The WE Cities Index serves as a diagnostic tool to advise policy-makers on how to better support women in business.
“By arming city leaders and policymakers with actionable, data-driven research on the landscape for women entrepreneurs, we can collectively accelerate the success of women-owned businesses by removing financial, cultural and political barriers,” says Karen Quintos, EVP and chief customer officer at Dell Technologies.
The same way US Supreme Court Justice Ruth Bader Ginsburg argued in her landmark cases that gender discrimination hurts men and women alike, Singapore Minister for Culture, Community and Youth Grace Fu also emphasized at the summit that it’s not only women who want a better work life balance; men also want to be able to spend more time with their families.
This is where technology comes in. Technology, as a gender-neutral enabler, helps drive progress in gender equality by creating a level playing field, says Amit Midha, President of Asia Pacific & Japan, Global Digital Cities at Dell Technologies. It’s important to empower and invest in women not just because it’s been proven time and again that women help economies grow, but also because doing so benefits men and society as a whole.
Qualcomm found guilty of unfair pricing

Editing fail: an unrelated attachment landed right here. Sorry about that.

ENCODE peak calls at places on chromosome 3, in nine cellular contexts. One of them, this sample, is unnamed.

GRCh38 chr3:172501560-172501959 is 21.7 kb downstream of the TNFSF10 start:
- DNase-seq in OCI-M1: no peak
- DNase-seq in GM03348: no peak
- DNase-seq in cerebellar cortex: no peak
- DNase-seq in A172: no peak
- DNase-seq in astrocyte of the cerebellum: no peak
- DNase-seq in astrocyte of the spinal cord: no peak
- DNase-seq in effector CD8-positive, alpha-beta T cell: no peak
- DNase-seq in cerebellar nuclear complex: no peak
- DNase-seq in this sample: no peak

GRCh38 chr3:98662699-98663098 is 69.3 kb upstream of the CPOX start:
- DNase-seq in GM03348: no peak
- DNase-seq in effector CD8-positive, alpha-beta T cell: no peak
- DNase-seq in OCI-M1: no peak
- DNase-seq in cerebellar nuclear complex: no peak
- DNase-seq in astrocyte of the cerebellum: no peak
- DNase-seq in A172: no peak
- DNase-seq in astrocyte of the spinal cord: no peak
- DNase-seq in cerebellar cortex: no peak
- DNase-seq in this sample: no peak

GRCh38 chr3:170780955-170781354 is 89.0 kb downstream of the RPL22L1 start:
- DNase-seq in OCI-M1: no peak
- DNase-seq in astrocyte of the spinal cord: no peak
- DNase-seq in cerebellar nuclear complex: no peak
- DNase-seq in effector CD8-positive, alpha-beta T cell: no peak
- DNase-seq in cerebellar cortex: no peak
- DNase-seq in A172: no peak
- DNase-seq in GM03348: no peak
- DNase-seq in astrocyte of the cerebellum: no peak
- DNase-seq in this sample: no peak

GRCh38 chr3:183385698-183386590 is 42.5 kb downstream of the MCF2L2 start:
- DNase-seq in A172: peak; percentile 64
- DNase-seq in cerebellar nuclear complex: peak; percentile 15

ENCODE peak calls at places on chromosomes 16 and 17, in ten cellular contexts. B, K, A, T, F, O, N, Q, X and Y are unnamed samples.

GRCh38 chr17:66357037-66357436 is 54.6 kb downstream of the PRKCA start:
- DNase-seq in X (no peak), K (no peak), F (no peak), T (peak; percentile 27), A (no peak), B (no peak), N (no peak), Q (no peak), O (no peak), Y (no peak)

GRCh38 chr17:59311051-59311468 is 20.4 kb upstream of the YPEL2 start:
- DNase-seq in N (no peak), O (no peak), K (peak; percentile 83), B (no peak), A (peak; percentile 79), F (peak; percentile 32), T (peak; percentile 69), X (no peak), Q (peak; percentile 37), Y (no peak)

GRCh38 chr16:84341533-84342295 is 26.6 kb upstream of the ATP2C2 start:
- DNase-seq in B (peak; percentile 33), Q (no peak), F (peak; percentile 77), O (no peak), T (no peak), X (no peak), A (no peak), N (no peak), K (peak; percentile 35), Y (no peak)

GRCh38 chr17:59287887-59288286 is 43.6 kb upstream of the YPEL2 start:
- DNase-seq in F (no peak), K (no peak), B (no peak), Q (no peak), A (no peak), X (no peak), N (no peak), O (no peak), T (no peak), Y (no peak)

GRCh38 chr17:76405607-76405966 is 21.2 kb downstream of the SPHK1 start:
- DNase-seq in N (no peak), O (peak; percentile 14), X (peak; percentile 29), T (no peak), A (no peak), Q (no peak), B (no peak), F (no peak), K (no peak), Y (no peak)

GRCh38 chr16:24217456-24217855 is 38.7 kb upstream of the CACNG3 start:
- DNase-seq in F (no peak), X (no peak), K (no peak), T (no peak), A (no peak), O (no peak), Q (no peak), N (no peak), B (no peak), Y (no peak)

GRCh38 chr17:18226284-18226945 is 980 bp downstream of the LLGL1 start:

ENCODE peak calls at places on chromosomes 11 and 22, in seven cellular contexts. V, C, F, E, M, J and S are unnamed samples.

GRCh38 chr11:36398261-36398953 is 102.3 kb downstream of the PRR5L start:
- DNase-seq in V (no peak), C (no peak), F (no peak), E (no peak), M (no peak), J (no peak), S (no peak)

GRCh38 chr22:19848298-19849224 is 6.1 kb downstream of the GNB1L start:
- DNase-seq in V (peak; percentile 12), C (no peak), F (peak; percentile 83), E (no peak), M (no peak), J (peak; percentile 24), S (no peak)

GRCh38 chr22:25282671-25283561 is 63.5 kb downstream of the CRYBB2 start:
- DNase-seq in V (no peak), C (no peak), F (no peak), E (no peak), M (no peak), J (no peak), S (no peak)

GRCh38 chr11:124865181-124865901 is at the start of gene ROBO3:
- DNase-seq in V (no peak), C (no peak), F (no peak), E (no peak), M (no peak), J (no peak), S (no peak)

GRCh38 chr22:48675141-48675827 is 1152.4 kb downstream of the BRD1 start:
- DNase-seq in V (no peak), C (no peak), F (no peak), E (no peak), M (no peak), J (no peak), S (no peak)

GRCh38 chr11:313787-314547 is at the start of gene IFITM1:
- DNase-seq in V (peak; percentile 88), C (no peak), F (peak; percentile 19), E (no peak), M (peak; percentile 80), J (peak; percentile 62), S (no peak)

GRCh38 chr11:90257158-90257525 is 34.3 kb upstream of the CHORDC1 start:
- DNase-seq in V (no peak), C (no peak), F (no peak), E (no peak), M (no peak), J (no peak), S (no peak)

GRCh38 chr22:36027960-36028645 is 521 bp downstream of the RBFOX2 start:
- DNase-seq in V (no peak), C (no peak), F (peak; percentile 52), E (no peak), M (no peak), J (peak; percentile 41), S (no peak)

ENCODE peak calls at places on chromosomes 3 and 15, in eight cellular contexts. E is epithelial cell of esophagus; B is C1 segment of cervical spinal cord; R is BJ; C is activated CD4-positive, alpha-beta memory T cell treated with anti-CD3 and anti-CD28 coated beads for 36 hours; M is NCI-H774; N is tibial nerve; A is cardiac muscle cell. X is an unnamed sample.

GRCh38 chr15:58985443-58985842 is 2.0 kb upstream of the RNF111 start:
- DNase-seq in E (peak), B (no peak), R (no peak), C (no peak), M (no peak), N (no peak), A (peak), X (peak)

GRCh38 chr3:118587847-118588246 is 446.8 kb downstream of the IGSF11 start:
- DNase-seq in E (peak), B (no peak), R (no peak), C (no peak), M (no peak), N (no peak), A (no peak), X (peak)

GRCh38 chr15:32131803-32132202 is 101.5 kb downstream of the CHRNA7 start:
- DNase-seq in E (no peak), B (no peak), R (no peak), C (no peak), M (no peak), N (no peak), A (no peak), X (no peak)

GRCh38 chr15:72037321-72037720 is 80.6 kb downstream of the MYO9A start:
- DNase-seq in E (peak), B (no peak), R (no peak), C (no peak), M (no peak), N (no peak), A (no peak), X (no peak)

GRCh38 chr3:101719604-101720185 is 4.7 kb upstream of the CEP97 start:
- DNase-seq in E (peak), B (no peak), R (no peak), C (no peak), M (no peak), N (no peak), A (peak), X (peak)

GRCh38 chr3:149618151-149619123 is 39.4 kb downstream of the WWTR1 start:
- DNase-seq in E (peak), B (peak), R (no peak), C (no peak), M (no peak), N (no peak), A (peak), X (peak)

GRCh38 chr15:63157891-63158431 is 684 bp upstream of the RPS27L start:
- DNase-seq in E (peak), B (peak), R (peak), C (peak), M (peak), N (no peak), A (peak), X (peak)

Ordered to pay hundreds of millions of euros
For a while now, Qualcomm has waged a legal war against Apple over ambiguous copyright claims. The battle emboldened the chipmaker, leading to quirkier means to keep competitors at bay. To its credit, Qualcomm successfully squeezed out substantial money from its battles. However, karma can come in unexpected forms.
Recently, Qualcomm found itself on the receiving end of a similar legal strife. The European Commission has ruled the company guilty of unfair pricing schemes.
From 2009 to 2011, Qualcomm became a market leader in the 3G modem business. The win practically ensured the company’s dominance in future eras. At the time, Qualcomm’s only major competitor was fellow 3G chipset manufacturer, Nvidia’s Icera.
According to the EU Commission, Qualcomm used antitrust pricing to ensure its win against Icera. Particularly, Qualcomm’s prices were way below cost, drawing more competition towards them. Then-growing companies Huawei and ZTE bought into Qualcomm’s cheaper chips. Icera would eventually fold in 2015.
Of course, cheaper pricing schemes aren’t illegal outright. However, Qualcomm purposely set its prices below the cost to produce them — which is illegal. In effect, they were selling at a loss to block out the competition. Qualcomm’s current dominance draws from its past practices.
Because of the unfair practice, the Commission is fining the company a hefty EUR 242 million. The huge amount totals to 1.27 percent of Qualcomm’s 2018 revenue.
Despite the weight, the fine is only a drop in Qualcomm’s huge bucket. At the very least, the ruling is a warning against unfair business practices. Qualcomm isn’t immune to the same strategies that it employs against its competitors.